A blog is an autobiography written as you're reading it.

At Home in Uganda

I have a big world map up on my wall. It’s filled with red and yellow pushpins, showing all of the places I’ve lived and visited. Green pushpins mark out my lengthy bucket list. But there will never be one place – no matter if I spend sixty years there – that will truly be home to me. My home is scattered around the world, and the only place where it all meets is inside of me.

For a long time, I pitied myself because of this. I know that many people often think that third culture kids (or any kids who grow up traveling from place to place) are unfortunate, because they don’t have a single place to call home. And for a long time, I actually believed this. I complained about my lack of a home, and envied those people who got to grow up in a single place. I longed for solid roots that went down deep into a single place. Home.

But maybe my ideas are shifting. I’ve come to accept moving around as a strength, and not a weakness. Moving around doesn’t mean that we don’t find home anywhere, but that we make everywhere we move, home. My home is scattered around the world, but maybe that’s a good thing.

Home isn’t any one single place in my head. But instead, it’s many places: houses, and landscapes, and foods – things I’ve tried and experienced. Most importantly, home is people. Home is over a hundred people spread across five continents whom I know and love. All of these things make my home much bigger, broader, and fuller than many people will be able to experience. Why did I think this was a bad thing for so long?

I left for my trip to Uganda hoping to find another home to add to my list. I’d never done that before: set out on a trip hoping to make a new home. Every time we moved around as a family, I went into a new place determined to dislike it (and by the end always fell in love with that home anyways). So, even if Uganda was only a week-long trip, if I went into it hoping to make it home, well, I’d see what would happen.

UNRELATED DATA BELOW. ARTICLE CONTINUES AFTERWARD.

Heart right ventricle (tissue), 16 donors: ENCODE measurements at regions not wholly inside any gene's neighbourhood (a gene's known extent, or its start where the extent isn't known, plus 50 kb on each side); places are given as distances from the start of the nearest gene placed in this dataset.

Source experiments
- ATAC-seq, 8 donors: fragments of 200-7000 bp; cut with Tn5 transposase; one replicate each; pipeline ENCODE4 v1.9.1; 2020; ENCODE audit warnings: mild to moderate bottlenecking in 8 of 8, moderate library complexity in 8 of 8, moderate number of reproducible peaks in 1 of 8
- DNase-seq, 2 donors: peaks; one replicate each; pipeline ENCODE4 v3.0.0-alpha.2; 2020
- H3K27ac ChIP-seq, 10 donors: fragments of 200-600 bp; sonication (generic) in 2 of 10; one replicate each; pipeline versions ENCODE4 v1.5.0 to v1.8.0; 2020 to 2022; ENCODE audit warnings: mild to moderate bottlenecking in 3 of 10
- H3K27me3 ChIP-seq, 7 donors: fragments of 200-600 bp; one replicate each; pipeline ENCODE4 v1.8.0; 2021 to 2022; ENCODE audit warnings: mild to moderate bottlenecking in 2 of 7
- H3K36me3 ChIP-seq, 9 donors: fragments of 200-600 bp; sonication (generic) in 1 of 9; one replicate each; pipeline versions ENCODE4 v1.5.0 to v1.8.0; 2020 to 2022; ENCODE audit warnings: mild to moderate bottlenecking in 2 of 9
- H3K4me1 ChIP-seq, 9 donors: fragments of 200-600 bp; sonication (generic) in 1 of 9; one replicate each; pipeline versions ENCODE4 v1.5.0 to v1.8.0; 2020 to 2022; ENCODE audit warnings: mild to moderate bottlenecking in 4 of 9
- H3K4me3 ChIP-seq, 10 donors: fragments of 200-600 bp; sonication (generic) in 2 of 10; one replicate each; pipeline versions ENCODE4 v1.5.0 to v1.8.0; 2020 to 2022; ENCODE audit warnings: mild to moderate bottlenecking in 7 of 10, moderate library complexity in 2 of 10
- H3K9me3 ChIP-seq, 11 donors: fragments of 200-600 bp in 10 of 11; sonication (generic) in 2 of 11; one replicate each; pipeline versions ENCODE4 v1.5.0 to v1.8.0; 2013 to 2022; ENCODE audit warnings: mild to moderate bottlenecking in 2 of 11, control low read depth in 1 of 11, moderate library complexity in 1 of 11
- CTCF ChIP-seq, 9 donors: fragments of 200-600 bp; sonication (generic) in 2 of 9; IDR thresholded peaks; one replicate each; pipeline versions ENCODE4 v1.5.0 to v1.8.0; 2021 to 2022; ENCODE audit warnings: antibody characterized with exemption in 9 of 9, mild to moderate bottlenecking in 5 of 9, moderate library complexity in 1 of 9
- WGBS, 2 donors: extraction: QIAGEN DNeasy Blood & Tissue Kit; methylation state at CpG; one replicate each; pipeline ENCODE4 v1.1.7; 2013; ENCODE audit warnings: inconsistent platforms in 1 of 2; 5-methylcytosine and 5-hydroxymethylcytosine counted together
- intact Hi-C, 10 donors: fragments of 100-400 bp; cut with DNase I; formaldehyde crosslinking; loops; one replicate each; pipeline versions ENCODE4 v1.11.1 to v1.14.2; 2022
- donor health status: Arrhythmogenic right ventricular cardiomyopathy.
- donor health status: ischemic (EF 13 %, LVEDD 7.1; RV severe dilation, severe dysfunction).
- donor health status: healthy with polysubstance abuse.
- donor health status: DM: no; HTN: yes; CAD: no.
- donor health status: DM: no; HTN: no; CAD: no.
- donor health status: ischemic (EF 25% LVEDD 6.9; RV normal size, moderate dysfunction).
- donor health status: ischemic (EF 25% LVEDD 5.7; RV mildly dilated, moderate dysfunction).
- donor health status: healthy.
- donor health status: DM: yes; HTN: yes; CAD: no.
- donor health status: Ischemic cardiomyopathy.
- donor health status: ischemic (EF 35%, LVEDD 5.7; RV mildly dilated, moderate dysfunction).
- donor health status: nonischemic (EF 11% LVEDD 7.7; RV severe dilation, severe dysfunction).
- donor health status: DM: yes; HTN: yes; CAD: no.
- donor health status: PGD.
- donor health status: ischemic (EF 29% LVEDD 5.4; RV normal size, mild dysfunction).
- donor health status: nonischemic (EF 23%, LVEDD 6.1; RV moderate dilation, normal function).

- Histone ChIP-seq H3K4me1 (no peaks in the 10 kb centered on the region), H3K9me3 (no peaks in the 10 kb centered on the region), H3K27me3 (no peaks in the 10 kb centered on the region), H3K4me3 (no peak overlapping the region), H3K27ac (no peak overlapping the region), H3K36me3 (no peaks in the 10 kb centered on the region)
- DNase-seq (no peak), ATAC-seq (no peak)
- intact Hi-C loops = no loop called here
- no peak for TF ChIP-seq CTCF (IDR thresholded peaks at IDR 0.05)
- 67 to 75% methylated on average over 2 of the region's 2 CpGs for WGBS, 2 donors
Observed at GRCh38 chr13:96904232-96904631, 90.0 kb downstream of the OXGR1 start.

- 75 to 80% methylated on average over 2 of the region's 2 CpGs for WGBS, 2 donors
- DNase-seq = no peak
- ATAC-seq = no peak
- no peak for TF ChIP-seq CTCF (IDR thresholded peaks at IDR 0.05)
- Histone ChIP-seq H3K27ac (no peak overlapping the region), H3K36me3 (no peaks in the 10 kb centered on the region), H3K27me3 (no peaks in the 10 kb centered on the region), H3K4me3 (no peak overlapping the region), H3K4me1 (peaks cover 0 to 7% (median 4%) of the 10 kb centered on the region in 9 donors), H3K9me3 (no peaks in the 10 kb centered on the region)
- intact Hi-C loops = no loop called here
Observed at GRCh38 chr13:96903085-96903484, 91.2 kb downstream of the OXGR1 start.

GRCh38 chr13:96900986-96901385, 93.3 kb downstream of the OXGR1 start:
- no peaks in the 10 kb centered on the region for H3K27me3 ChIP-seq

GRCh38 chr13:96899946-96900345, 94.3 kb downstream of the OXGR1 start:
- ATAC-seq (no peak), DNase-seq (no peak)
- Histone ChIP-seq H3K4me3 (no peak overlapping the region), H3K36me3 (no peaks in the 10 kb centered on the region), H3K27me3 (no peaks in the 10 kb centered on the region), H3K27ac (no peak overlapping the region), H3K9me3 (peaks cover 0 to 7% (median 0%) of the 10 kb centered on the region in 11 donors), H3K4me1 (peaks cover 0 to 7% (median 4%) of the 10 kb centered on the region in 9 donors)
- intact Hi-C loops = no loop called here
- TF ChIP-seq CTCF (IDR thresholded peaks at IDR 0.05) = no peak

I was only there for a week, but Uganda became home, as best as it could. It’s a red pin on my map, which means I lived there. I don’t think the shortness of the visit matters all that much. I was with good friends, and made new good friends. I was adopted into a family at New Hope. I fell in love with the natural beauty there, and the food (especially the fruit! Oh my word). It was my home for a week. We left New Hope to go on a safari, and while we were on the safari our team kept talking about going home, to New Hope. We’d been there about five days at that point.

When we left, I was sad, and it hurt – if I were a cry-ey person, I’d have cried. Too often I think of the goodbyes when I think of all the places I’ve lived. But since I’ve left Uganda, I’ve been thinking of all that went on while I was there. I have all of those memories locked up inside of my head now, forever; and my idea of home is bigger because of Uganda. Uganda is a part of my home, even if I only lived there for a week.

It’s kind of weird to think of home this way. I mean, usually, we think of houses – the places we’ve lived. But home is way broader than that. It’s the people you love. It’s the food you try. It’s the experiences you have: the bike you learn to ride, the hiking in the woods you do, or the first date that you go on. Home is so huge you couldn’t even capture it in one place if you tried. There’s only one place where it all fits together: inside of you. You make your home. And yours is different than mine. There is no one person in the world who has the same home as you.

And that is an awesome thing.

So let’s keep exploring. Let’s keep discovering and traveling. There’s an entire world out there, and you’ll never fully explore it all or get to the end of it. So make your home as big as it can be. As for me? I plan on traveling for the rest of my life. See you somewhere along the road.